Inside: Belonging means creating an environment where we all feel like a tight-knit tribe, we’re all equal and we’re rowing in the same direction to reach our goals. In this article, I’ll share 10 Ways to Create a Positive Home Where Your Kids Thrive, so that we can build a strong emotional connection with our children.
According to Maslow’s Hierarchy of Needs, we have an innate desire to belong, to matter and feel safe. As parents, we need to realize the implications and importance of these needs are in our children.
Belonging means creating an environment where we all feel like a tight-knit tribe, we’re all equal and we’re rowing in the same direction to reach our goals. Think about gangs—where people will literally kill to stay in the tribe. That’s how powerful this stuff is. ~via Christine Comaford
I was talking to a single dad who was concerned with his son, who kept sneaking out of his mom’s house. The father was confused because he said the home he would sneak off to was also a single family home and the dad and son were not good people. As the father finished up, I remembered this story and I shared it with him: There was a homeless lady begging on the street, so she could eat. The woman she approached offered to give her a ride to the homeless shelter and pay for her to stay at the local shelter for a week. Hours later the homeless lady was seen back on the street again. The woman who gave her money was baffled to find her on the street again. She was so curious and frustrated so she approached the homeless lady and asked her, “Why would anyone leave a roof over their head and a hot meal?” The homeless lady responded, “Because the street is where I’m accepted. It’s where I belong.”
We crave belonging, so much so, that we are willing to sleep on the dangerous streets and go without food to feel–acceptance and belonging.
I then asked this concerned father, “Does your son feel like his home is where he belongs? Does he feel accepted there or is he constantly criticized?
I can’t control the messages my children get outside our home or how others will make them feel or even what people say to them, but I sure as heck can be intentional about creating a home where my children thrive and feel safe. A home that is positive and not filled with negativity spewing every where.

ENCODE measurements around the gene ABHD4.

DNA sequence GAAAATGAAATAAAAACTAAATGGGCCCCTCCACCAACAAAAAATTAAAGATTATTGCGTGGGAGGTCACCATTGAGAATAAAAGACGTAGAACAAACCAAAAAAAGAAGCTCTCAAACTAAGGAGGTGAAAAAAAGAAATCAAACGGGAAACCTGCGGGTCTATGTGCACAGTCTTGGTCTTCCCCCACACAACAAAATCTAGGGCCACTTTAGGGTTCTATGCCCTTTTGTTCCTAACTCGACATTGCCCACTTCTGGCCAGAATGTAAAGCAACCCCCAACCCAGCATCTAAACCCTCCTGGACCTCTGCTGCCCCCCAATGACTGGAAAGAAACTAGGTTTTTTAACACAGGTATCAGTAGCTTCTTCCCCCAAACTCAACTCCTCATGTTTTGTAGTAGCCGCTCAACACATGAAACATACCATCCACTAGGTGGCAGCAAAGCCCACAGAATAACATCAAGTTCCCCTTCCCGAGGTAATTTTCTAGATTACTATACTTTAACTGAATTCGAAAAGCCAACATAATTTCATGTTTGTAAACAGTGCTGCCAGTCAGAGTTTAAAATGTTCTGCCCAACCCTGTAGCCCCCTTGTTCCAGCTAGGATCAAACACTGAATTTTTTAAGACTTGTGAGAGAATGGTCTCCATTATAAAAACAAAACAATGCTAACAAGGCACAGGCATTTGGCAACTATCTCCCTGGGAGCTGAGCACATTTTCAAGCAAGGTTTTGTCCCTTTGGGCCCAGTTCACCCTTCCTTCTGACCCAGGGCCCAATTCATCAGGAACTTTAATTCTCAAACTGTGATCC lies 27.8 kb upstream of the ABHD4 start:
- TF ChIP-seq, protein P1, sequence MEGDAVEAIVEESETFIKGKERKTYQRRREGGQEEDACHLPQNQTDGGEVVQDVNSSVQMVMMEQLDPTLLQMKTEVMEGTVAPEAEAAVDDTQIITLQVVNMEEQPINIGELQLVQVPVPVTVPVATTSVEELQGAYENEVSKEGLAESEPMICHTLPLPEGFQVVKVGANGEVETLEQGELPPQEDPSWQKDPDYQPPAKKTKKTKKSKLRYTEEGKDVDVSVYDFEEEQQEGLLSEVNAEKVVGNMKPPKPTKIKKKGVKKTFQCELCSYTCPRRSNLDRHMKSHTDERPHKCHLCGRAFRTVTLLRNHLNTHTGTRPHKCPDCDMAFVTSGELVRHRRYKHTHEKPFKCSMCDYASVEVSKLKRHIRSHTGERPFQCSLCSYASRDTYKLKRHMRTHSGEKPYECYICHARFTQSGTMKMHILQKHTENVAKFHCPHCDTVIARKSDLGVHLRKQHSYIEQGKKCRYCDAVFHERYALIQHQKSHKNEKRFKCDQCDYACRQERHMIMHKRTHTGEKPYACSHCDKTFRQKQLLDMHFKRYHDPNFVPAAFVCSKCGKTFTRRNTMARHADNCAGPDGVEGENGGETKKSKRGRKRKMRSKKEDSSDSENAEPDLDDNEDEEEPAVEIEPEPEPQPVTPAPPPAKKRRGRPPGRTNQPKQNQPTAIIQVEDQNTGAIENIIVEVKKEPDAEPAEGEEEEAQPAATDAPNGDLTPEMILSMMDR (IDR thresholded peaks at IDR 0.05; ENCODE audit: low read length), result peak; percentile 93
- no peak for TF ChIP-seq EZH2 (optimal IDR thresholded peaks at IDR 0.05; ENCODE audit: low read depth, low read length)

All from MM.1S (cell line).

But the reality is we’re not perfect and there will be times where we lose our cool and say things we regret. It will happen, but because we’ve been intentional about building a positive foundation we can bounce right back up from those mistakes. Life is busy, hard and sometimes down right stressful and you’ll notice it even more when you decide that you want to make your home a haven.
But don’t give up! Please believe me when I tell you,
No other person in this world has as great an impact on your kids as you do.”
Even your teens who regularly act like they could care less about what you say or do, actually do care. Please don’t let that keep you from entering into their world, however, painful that may be.
I want our home to be a place where my children and spouse feel free to be themselves, where they know they can mess up and still be loved, a place free of negativity. A safe place. I know it won’t be perfect but we can definitely try to create a safe haven even in the midst of our imperfections.
In the midst of the imperfection, burst of anger or tantrums let’s continue to intentionally set foundations of love and belonging, encouragement where our loved ones know they matter and they know they are safe.
As humans we are constantly seeking to belong, to know we matter and to feel safe–it’s how we are wired. It’s neurological and it all comes together to equal trust.
Love–belonging + mattering–encouragement + safety = TRUST & CONNECTION
10 Ways to Create a Positive Home Where Your Kids Thrive